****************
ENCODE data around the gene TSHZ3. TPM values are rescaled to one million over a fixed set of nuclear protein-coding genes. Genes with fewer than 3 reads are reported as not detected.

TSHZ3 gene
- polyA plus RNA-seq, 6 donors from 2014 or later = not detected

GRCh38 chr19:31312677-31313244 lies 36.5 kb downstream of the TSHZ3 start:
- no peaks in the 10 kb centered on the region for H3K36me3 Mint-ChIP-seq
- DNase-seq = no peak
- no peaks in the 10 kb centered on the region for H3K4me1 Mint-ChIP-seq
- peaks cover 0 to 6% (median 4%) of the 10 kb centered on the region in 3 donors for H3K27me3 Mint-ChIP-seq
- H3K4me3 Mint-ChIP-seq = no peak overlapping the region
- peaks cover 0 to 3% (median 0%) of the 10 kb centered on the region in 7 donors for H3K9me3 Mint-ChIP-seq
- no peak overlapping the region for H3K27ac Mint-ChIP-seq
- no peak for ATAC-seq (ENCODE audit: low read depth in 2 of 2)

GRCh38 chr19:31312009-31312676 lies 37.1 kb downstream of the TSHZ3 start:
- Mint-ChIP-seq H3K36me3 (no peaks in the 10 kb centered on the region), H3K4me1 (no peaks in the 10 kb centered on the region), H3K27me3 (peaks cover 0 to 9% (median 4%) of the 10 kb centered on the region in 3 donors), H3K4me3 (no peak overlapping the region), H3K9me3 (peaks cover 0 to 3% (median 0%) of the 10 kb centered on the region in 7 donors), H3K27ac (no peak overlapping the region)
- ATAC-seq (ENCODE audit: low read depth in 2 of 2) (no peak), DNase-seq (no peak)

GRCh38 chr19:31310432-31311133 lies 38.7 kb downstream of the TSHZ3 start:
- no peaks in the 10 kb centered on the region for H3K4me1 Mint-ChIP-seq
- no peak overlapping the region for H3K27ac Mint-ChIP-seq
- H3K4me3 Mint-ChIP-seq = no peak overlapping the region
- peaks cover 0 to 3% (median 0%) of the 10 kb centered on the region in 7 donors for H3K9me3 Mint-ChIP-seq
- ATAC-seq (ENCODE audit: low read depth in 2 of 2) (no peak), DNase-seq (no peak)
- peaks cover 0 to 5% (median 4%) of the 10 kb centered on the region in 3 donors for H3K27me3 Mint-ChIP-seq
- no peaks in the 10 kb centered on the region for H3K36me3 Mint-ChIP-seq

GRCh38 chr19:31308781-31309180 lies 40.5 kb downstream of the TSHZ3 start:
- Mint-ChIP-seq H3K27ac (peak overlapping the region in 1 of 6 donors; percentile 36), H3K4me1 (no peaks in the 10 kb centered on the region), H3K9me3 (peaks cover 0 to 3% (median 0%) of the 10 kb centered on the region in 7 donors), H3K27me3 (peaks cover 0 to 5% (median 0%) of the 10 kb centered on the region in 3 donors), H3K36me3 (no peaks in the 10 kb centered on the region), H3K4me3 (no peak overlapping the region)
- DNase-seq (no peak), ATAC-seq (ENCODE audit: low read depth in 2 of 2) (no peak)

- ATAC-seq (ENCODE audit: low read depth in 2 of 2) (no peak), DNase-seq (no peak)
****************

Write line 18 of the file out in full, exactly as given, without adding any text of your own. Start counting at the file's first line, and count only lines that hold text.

- no peak overlapping the region for H3K27ac Mint-ChIP-seq